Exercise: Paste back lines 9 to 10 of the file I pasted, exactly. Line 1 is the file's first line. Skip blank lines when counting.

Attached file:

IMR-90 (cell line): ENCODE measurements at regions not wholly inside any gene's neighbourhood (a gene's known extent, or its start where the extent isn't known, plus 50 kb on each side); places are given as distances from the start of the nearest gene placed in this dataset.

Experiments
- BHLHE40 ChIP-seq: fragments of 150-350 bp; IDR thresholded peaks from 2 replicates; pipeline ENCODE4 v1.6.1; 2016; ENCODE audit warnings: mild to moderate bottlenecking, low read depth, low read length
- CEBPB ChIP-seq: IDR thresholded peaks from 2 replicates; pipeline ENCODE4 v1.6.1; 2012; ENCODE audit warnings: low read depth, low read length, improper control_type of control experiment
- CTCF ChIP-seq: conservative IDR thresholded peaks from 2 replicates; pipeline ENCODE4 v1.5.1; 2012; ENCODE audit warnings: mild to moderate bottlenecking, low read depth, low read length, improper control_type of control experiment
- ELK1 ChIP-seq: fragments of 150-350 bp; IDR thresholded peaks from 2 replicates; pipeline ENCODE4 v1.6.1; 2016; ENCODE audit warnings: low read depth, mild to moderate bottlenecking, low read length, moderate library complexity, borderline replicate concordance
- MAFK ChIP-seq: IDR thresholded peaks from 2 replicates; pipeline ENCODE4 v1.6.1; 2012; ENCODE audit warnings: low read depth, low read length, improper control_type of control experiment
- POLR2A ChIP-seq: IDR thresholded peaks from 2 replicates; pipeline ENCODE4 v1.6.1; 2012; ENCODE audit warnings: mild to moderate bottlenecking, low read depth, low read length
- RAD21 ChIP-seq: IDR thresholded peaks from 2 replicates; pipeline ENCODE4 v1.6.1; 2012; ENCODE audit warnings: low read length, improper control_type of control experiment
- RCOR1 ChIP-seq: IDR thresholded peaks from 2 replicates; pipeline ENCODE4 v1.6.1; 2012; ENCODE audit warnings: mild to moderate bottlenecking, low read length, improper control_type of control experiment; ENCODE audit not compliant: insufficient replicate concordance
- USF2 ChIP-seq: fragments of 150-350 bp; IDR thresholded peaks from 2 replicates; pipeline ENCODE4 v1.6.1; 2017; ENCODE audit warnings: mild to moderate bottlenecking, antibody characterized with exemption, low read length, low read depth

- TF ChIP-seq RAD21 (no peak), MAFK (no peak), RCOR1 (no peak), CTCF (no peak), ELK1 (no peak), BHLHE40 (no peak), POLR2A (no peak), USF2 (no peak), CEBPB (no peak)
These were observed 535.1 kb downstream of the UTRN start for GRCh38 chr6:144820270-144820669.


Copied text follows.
- RAD21 ChIP-seq: IDR thresholded peaks from 2 replicates; pipeline ENCODE4 v1.6.1; 2012; ENCODE audit warnings: low read length, improper control_type of control experiment
- RCOR1 ChIP-seq: IDR thresholded peaks from 2 replicates; pipeline ENCODE4 v1.6.1; 2012; ENCODE audit warnings: mild to moderate bottlenecking, low read length, improper control_type of control experiment; ENCODE audit not compliant: insufficient replicate concordance